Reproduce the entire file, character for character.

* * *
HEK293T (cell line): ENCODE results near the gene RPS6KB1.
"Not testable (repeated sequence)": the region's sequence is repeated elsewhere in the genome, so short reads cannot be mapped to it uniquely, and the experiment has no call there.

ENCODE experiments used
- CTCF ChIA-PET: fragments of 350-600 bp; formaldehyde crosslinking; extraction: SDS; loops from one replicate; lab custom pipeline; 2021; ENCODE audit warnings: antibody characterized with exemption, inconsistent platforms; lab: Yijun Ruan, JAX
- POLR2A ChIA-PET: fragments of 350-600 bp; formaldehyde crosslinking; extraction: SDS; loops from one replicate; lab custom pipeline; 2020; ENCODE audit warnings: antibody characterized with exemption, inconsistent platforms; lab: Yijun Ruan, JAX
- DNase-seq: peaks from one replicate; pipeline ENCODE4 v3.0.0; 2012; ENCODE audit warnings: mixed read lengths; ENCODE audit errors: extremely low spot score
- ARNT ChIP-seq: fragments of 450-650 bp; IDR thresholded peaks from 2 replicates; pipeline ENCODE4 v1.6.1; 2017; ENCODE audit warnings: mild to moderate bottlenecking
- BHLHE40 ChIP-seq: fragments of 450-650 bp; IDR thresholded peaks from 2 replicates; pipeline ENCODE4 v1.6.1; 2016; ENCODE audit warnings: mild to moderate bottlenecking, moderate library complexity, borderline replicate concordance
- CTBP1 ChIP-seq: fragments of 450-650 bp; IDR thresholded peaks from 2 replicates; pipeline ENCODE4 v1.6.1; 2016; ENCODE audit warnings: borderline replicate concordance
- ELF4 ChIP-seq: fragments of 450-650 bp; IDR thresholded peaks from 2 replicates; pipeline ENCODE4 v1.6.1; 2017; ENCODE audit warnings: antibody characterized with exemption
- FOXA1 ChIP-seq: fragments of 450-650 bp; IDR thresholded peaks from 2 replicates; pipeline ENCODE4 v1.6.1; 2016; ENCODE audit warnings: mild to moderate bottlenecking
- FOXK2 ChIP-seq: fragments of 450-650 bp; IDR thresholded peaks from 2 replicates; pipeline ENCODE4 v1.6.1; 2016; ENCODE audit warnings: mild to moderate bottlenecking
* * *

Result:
HEK293T (cell line): ENCODE results near the gene RPS6KB1.
"Not testable (repeated sequence)": the region's sequence is repeated elsewhere in the genome, so short reads cannot be mapped to it uniquely, and the experiment has no call there.

ENCODE experiments used
- CTCF ChIA-PET: fragments of 350-600 bp; formaldehyde crosslinking; extraction: SDS; loops from one replicate; lab custom pipeline; 2021; ENCODE audit warnings: antibody characterized with exemption, inconsistent platforms; lab: Yijun Ruan, JAX
- POLR2A ChIA-PET: fragments of 350-600 bp; formaldehyde crosslinking; extraction: SDS; loops from one replicate; lab custom pipeline; 2020; ENCODE audit warnings: antibody characterized with exemption, inconsistent platforms; lab: Yijun Ruan, JAX
- DNase-seq: peaks from one replicate; pipeline ENCODE4 v3.0.0; 2012; ENCODE audit warnings: mixed read lengths; ENCODE audit errors: extremely low spot score
- ARNT ChIP-seq: fragments of 450-650 bp; IDR thresholded peaks from 2 replicates; pipeline ENCODE4 v1.6.1; 2017; ENCODE audit warnings: mild to moderate bottlenecking
- BHLHE40 ChIP-seq: fragments of 450-650 bp; IDR thresholded peaks from 2 replicates; pipeline ENCODE4 v1.6.1; 2016; ENCODE audit warnings: mild to moderate bottlenecking, moderate library complexity, borderline replicate concordance
- CTBP1 ChIP-seq: fragments of 450-650 bp; IDR thresholded peaks from 2 replicates; pipeline ENCODE4 v1.6.1; 2016; ENCODE audit warnings: borderline replicate concordance
- ELF4 ChIP-seq: fragments of 450-650 bp; IDR thresholded peaks from 2 replicates; pipeline ENCODE4 v1.6.1; 2017; ENCODE audit warnings: antibody characterized with exemption
- FOXA1 ChIP-seq: fragments of 450-650 bp; IDR thresholded peaks from 2 replicates; pipeline ENCODE4 v1.6.1; 2016; ENCODE audit warnings: mild to moderate bottlenecking
- FOXK2 ChIP-seq: fragments of 450-650 bp; IDR thresholded peaks from 2 replicates; pipeline ENCODE4 v1.6.1; 2016; ENCODE audit warnings: mild to moderate bottlenecking